Why it’s not the smartest decision to take statins

March 17, 2009
Volume 06    |   Issue 16

The good news about statins is that they reduce cholesterol. The bad news about statins is that they reduce cholesterol. Most people don’t realize that cholesterol is essential for good brain function. This is why you should know that taking statins could affect your memory — and not in a positive way.

Let me explain.

Your brain needs cholesterol to release neurotransmitters. These are chemicals that send signals from brain cell to brain cell. “Neurotransmitters ... affect how smart you are and how well you remember things,” says Yeon-Kyun Shin, head researcher of a recent cholesterol study at Iowa State University.

In fact, there’s a direct connection between cholesterol and neurotransmitters.

Reduce cholesterol and you risk reducing your memory and data processing functions. This means that low cholesterol could be the unnecessary cause of some of your senior moments. Here’s why.

LDL (“lousy” cholesterol) is cholesterol in your blood that travels from the liver to cells throughout your body. HDL (“healthy” cholesterol) is cholesterol that comes out of these cells. If you have too much cholesterol getting into your cells and not enough coming out, your cells can harden. This leads to cholesterol deposits.

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Statins keep your liver from making cholesterol. This means that less of it gets into your cells — including your brain cells. Dr. Shin explains, “If you try to lower the cholesterol by taking medicine that is attacking the machinery of cholesterol synthesis in the liver, that medicine goes to the brain too. And then it reduces the synthesis of cholesterol which is necessary in the brain.”

While less cholesterol in your brain may affect your memory, more cholesterol won’t make you smarter. This is because the cholesterol in your blood can’t get through the blood-brain barrier and into your brain. However, since medications that lower cholesterol (such as statins) can, the solution is to find other ways to protect your heart. Statins are not the answer.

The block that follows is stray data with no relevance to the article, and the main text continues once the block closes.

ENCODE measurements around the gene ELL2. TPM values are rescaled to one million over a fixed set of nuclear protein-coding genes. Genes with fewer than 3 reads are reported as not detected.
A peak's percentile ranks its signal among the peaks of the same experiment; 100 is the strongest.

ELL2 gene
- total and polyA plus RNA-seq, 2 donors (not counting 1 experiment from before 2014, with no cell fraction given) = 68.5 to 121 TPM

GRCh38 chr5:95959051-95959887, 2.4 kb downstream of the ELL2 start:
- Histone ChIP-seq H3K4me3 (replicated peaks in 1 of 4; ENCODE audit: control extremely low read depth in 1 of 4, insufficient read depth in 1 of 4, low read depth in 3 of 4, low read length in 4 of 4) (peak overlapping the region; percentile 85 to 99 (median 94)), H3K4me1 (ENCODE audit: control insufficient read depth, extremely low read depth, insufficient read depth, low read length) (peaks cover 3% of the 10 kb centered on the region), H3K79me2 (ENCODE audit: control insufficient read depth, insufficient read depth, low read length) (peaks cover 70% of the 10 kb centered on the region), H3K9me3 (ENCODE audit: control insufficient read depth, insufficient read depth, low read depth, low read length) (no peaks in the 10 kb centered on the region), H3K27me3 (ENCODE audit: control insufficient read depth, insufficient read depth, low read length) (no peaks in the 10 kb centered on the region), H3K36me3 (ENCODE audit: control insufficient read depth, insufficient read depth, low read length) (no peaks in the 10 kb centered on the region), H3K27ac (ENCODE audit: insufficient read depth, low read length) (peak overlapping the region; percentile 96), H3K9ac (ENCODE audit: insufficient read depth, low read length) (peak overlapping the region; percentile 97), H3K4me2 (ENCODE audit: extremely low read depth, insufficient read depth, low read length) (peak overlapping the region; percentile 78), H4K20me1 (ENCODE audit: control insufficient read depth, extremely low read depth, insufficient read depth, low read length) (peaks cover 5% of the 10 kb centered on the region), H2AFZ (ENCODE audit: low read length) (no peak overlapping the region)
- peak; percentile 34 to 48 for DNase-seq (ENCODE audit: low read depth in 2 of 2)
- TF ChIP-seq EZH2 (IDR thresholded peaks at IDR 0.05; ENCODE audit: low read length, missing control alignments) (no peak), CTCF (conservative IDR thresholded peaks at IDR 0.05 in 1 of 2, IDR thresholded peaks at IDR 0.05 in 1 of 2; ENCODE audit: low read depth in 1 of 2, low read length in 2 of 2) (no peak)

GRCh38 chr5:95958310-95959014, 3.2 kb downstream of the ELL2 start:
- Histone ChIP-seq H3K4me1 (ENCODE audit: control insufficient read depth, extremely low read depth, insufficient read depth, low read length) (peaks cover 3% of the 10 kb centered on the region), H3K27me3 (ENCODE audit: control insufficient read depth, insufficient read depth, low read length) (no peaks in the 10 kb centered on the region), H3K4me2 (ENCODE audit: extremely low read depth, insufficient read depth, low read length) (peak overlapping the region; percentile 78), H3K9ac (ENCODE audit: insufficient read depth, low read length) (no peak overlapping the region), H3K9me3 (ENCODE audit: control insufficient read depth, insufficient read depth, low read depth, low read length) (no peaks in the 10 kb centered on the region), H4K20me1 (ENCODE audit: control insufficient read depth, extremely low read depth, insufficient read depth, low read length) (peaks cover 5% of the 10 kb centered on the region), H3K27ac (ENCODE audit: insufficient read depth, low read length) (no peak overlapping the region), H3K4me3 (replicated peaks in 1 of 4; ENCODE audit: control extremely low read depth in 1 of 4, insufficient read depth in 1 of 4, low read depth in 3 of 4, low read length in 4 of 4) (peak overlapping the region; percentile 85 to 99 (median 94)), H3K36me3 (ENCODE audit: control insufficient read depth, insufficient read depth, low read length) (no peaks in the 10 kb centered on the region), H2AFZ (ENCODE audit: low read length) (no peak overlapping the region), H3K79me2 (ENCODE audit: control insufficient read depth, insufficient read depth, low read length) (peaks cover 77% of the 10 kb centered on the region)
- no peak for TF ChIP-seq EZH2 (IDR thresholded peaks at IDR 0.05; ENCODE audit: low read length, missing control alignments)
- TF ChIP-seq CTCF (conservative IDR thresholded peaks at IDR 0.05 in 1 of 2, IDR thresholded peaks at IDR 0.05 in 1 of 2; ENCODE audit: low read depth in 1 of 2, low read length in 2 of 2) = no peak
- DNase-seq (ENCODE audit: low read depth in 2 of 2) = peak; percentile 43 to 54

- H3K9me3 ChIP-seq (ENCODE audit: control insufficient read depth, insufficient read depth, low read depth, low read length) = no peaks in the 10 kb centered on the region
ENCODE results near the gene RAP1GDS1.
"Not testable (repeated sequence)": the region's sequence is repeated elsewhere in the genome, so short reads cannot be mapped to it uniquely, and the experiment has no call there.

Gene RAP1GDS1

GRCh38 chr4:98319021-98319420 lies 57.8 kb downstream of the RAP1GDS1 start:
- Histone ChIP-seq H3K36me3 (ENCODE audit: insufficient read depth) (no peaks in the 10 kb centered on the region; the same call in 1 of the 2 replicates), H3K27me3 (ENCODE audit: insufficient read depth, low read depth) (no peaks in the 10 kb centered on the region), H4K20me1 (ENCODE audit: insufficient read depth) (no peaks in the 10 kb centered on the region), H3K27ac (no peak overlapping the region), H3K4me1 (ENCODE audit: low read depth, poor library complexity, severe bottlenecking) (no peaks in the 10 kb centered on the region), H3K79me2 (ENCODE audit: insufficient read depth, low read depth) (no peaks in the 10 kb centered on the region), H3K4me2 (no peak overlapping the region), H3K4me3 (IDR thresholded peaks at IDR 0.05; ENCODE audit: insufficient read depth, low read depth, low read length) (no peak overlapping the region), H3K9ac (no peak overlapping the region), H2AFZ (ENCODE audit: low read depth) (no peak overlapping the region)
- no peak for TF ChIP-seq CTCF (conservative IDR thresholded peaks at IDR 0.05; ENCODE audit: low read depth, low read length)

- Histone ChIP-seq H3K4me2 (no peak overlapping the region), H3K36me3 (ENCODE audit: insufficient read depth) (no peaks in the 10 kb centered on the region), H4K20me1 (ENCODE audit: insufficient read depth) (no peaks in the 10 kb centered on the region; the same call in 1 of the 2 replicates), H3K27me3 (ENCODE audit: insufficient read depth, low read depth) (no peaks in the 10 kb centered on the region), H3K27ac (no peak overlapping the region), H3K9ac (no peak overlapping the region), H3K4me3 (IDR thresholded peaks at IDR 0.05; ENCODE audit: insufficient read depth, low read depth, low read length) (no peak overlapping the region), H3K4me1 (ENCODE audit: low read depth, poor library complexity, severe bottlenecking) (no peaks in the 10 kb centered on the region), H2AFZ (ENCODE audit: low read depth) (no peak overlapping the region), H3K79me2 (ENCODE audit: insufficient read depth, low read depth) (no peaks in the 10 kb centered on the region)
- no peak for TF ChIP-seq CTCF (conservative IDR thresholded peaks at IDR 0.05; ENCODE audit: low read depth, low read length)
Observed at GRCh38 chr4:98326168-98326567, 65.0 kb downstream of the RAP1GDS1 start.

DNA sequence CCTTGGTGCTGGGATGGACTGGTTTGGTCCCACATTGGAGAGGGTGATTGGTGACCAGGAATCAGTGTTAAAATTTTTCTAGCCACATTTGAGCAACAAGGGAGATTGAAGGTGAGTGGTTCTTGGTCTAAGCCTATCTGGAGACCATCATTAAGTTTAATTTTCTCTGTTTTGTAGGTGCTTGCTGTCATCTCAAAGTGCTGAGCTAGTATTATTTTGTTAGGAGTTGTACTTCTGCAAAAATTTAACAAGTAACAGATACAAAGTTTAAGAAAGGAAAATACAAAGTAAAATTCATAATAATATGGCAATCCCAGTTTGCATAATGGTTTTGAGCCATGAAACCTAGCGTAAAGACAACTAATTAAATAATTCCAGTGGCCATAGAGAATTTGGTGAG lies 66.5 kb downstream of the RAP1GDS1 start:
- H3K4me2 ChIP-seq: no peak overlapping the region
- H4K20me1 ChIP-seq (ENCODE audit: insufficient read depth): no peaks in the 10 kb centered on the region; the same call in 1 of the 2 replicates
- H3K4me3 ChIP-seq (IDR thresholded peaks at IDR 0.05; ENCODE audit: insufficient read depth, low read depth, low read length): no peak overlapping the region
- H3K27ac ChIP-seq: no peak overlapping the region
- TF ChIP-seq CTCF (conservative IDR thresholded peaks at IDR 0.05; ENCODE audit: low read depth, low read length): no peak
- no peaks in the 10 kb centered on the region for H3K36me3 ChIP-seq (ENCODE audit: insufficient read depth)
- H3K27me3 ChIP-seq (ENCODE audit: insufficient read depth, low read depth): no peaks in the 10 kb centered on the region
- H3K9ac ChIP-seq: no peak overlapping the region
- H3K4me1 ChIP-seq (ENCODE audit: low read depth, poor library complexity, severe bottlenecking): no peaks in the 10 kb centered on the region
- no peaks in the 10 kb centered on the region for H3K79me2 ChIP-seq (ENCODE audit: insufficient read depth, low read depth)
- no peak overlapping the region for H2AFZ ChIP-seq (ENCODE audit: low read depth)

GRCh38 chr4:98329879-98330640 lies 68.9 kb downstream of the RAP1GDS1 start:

One supplement, policosanol, lowers HDL and raises HDL without any negative side effects. For a powerful cholesterol-lowering product with policosanol, try Advanced Cholesterol Formula from Advanced Bionutritionals.

Another supplement, coenzyme Q10, which statins deplete, could be all you need to take. CoQ10 protects your heart from statin damage. But it also protects your brain. The best absorbed form of CoQ10 is ubiquinol. If you’re taking CoQ10, consider switching to ubiquinol. For more information on this new form of CoQ10, follow this link.

I’ve talked about other dangers of statins in the past along with other safer solutions. You can read all of these articles and alerts on my website (www.womenshealthletter.com). Past alerts are available to everyone; past newsletter articles are free to all newsletter subscribers.

Your voice of reason in Women's Health,


“Statins may lessen brain function, says ISU researcher,” Medical News Today, February 25, 2009.

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